Sunday, 26 May 2013

Octals and Octuples

Younger readers will be amused to hear that bits once were so precious that we did't group them profligately in fours. Rather, we arranged them sparingly in threes.

The four-bit groups conveniently were abbreviated into hexadecimal numbers, now widely used in computing. The three-bit groups didn't require counting to use the rather unnatural "numbers" A : F evoked in hexadecimal, as three binary digits could simply be written in base 8, using the familiar symbols 0 : 7. We called that numerical system "octal".

Way back then, computers were often using word lengths and internal architectures which were multiples of three - so the base 8 octal system was great. Today, our digital machines usually are built around parallel groups of bits of length divisible by four and NOT by three - so octal has fallen into a dusty corner of the dictionary. Pity.

All this talk of 8 arises because I have just made what the world calls an "octal" bi-directional level converter, extending my earlier "quad" level converter (as was mentioned here). The world shouldn't call it this - it should call it an "octuple level converter", but we all know how dumb the world is!

For those wishing to brush up on the correct names of things, take a look here. 

Enough pedantry - let's look at the new gadget.

It is built as an n-tuple extension (pedant !) of the circuit originally used in the development of my Si570 DDS module . I previously had made up a plug-in module (regular readers know I have a passion for these) hosting quadruple converters but there are times when four simply isn't enough. [There is nothing to forgive when the world calls this a "quad converter", as "quad" is an abbreviation of "quadruple" - not a misunderstanding of "quartal". Pedant !]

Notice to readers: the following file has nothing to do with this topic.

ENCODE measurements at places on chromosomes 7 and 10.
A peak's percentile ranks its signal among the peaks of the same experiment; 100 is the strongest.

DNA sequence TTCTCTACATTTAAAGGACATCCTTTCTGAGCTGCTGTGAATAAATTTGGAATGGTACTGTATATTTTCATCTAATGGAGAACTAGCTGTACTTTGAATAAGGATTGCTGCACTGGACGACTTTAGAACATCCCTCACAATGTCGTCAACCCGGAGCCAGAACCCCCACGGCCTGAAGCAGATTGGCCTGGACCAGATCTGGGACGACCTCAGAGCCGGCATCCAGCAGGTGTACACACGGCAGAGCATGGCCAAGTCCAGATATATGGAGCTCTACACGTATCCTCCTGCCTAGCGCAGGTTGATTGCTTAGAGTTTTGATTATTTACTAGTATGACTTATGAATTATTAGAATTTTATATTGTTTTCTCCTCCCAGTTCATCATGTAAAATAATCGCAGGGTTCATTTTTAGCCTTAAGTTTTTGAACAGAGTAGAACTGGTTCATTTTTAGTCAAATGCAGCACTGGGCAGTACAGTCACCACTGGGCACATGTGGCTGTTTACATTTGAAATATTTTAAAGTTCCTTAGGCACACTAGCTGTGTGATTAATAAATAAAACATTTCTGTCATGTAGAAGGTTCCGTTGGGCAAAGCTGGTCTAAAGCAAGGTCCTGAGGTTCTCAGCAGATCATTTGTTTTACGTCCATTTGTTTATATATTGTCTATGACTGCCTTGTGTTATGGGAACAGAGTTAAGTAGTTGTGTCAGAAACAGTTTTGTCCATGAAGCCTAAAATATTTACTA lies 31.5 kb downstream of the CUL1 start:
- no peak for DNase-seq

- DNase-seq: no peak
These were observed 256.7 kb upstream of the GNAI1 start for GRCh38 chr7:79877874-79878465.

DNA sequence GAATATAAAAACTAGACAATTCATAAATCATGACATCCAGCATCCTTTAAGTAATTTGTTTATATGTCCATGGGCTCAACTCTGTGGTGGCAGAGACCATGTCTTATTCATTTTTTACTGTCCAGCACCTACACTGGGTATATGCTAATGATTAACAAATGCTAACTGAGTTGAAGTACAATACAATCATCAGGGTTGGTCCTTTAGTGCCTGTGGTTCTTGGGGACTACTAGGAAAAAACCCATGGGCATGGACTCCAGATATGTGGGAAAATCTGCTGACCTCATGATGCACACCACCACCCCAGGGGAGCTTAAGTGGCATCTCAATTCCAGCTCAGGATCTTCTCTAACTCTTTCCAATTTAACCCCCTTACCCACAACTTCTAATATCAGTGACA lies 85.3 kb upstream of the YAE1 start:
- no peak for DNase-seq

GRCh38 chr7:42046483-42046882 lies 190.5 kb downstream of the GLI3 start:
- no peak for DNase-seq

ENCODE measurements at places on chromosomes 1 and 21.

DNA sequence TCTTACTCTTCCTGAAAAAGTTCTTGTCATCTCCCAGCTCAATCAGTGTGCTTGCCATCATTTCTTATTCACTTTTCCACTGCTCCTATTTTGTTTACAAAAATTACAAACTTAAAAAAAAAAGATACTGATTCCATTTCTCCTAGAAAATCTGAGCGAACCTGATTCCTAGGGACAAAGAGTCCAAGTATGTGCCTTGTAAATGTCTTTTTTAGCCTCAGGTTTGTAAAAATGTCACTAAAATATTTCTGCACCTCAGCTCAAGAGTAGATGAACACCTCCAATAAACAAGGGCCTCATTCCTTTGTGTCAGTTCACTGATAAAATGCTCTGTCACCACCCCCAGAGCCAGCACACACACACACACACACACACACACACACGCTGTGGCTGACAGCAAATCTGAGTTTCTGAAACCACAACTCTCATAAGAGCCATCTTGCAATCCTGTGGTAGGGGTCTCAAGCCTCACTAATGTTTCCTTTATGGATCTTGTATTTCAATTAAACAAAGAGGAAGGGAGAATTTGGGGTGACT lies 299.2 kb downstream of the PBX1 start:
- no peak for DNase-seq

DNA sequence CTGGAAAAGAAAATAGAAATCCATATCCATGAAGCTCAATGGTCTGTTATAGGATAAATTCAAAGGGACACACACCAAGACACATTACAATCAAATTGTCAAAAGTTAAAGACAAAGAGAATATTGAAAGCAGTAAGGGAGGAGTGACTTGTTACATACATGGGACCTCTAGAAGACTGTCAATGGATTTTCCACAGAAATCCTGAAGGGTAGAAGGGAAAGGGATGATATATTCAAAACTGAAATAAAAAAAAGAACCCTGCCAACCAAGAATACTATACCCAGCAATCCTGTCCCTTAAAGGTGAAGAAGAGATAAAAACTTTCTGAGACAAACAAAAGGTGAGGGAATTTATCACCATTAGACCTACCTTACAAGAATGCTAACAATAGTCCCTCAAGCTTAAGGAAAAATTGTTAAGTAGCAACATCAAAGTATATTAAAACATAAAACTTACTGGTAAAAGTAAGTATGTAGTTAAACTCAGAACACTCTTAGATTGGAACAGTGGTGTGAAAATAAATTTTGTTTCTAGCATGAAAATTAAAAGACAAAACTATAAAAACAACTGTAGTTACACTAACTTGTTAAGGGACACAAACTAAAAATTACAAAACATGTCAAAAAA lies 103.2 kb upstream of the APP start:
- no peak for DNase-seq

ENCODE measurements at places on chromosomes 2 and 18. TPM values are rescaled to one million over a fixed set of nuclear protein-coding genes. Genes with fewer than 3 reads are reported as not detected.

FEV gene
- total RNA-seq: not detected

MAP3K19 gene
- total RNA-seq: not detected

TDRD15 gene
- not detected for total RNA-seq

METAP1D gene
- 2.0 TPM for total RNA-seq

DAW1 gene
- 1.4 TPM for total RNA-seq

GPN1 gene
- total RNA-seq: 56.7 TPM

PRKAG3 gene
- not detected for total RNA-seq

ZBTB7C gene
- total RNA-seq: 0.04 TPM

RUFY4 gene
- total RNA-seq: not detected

Here's the copper layout, for a single-sided, homebrewed, octuple converter...


The two lines of 0.1 inch pitch pins are 0.6 inches apart (making the plug-in module like a "wide" DIP) but the overall board width isn't nearly as attractive as the commercial equivalents of this device, due to the constraints imposed by my clumsy, single-sided PCB. That's the price you have to pay for being a cheapskate! (Note, if you followed that "commercial equivalents" link, that Lady Ada doesn't fall into the "octal" misnomer trap, staying safe with "8-channel".) 

Here's the finished module, along with its quadruple smaller sibling...


You might be able to see from the photo above that my new octuple module is less than twice the "length" of the quad, which is why I made the 8-channel version. I've already made three quads (hard for me to say as the father of twin daughters), but they're wasteful of breadboard area (the modules - not the twins!). The new octuple squeezes more into less.

Note also there are a couple of unpopulated boards lurking in the background, waiting for the next time I feel strong enough to engage in some microscopic work. That work has been greatly eased by the purchase of some Xcelite 412 "anti-tweezers" (as Tom and I call them), which give me some chance of holding the tiny devices for long enough to solder them in place. Get yourself a pair - they work well.

The imminent arrival of new spectacles (currently being made up at the opticians) might even allow me to see the objects I'm trying to solder too!

 ...-.- de m0xpd

Sunday, 19 May 2013

VFO Pulls No More!

My troubles with the SA602/612-based VFO are over - now she is completely oblivious to large signals, keeping on oscillating at just the same rate as when tickled by weak signals or nothing at all!